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Airports. Whether you love them or hate them (there’s no middle ground!), as a traveler, it’s hard to avoid them.
It is no secret that airports are among the least enjoyed aspects of travel. Getting there. Dealing with security. Running around trying to find the right gate. Waiting for hours to actually board (yay delays…). Oh, the things we put up with to get where we want to go.
This whole ordeal may finally be about to get a tiny bit better, though. Airports are getting “smarter,” and in theory at least, our time in them may become less miserable.
With the aid of technology, we may be able to reduce waiting times, avoid bottlenecks at security and passport control, find our way around faster, and more.
Here’s where things are at in 2018.
Automated Check-In, Passport Control & Boarding
Checking the identity of travelers is a top priority for airports and airlines. The promise of greater accuracy and speed is driving the rapid adoption of a new technology: facial recognition.
When fully functional, facial recognition has applications for check-in, passport control, and boarding. In theory, it can reduce the time taken for any of these steps to just a few seconds, and even make boarding passes a thing of the past.
The tech is already in use in several airports, including New York’s JFK, Miami International and Washington DC’s Dulles. The rollout hasn’t been without its problems, though.
Faster Security & Navigation
A key part of the passenger journey is finding the way from check-in to the boarding gate — a trip that invariably goes via security, an experience in itself. While security is necessary, it’s often also very cumbersome.
Hundreds of people taking their shoes off, removing laptops from carry-ons, and needing to go through secondary searches, typically in crowded, understaffed areas, is a recipe for long lines and frustration.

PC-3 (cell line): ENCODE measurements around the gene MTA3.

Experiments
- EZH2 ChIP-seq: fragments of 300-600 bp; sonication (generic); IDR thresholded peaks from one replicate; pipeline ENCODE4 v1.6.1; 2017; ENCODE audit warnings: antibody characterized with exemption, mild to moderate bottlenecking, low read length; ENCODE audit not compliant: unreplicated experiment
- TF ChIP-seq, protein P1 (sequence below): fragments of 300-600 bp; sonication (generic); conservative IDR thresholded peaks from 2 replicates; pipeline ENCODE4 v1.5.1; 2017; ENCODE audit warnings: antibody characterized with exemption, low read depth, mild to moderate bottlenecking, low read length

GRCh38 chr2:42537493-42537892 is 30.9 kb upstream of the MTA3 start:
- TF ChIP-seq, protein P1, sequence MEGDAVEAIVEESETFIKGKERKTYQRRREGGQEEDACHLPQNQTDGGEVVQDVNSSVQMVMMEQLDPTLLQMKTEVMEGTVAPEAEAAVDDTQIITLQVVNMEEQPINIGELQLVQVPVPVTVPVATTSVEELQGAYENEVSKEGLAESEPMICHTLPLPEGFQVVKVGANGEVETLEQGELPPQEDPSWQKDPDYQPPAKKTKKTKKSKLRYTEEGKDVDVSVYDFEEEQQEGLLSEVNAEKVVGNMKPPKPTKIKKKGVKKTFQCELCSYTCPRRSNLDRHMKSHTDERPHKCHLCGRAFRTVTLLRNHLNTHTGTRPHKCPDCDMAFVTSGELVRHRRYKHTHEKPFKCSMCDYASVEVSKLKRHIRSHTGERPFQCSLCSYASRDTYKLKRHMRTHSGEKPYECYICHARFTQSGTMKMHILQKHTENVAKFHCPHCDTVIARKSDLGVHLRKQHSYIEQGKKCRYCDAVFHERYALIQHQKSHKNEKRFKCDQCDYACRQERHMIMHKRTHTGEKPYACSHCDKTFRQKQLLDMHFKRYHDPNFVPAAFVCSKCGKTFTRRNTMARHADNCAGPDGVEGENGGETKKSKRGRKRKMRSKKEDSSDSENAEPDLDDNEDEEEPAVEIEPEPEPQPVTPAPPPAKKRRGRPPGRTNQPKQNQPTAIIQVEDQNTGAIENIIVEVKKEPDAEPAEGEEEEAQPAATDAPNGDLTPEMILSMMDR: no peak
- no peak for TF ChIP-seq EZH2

These wait times are another issue technology is trying to solve, with smart beacons, cameras, and sensors measuring time spent in line. When delays are detected, the system can send warnings to passengers’ phones or post on the airport website, alerting travelers and staff ahead of time.
Beacons can also be used to help passengers find their way using the airport’s app. Locating and tracking a traveler’s location within the airport, the app can provide personalized directions to the boarding gate, suggesting dining, shopping, and other options along the way.
At the other end of the flight lies another big travel gripe: waiting next to the luggage belt, not knowing whether your bag will actually appear. While some smart luggage is already trying to end the uncertainty, there are also tech options that airports can deploy.
Connected beacons throughout the baggage handling process can collect data and transmit bag locations to passengers’ phones. According to SITA, nearly half of the airlines it surveyed plan to have this technology deployed by the end of 2018.
The benefits don’t have to stop once you’ve left the airport. Technology can make flying more enjoyable as well, and not only for those in business class. Historical data can show airline staff whether passengers have specific needs even before they board.
Smart cabin seats could sense levels of anxiety, hydration, or temperature, and can alert the passenger or even the airline crew if the situation is dire.
Flight connections can also be made more efficient. Travelers could receive notifications on their phones about connecting flights, including boarding gates and departure times. Airlines would also be notified of inbound connecting passengers, so they know who to wait for.
In their quest to make the flying experience more enjoyable, smart airports are collecting as much data as they can. From check-in to security to passport control, connected devices measure time spent in security, how long boarding takes, wait times at luggage collection, and much more.